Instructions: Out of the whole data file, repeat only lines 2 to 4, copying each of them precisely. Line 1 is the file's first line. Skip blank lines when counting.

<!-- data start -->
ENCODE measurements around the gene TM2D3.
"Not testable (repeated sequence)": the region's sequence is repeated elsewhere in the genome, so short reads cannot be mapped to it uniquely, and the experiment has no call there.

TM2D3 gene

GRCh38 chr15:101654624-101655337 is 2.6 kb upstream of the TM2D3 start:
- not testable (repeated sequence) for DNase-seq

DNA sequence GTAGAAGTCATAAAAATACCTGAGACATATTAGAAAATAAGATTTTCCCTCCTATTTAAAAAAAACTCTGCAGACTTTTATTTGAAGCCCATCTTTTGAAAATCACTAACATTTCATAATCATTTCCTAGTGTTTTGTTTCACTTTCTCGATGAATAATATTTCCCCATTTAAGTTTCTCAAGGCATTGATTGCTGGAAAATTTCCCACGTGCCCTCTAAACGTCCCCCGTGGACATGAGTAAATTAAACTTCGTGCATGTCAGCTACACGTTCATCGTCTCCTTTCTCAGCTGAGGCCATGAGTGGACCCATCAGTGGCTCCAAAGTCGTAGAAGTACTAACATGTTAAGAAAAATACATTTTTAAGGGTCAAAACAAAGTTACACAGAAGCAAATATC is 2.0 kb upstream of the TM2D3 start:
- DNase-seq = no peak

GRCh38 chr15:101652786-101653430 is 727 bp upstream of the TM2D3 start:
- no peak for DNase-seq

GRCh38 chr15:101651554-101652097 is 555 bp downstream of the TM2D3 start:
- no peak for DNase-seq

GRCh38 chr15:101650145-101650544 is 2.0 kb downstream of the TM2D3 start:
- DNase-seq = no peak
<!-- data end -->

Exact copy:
"Not testable (repeated sequence)": the region's sequence is repeated elsewhere in the genome, so short reads cannot be mapped to it uniquely, and the experiment has no call there.

TM2D3 gene

GRCh38 chr15:101654624-101655337 is 2.6 kb upstream of the TM2D3 start: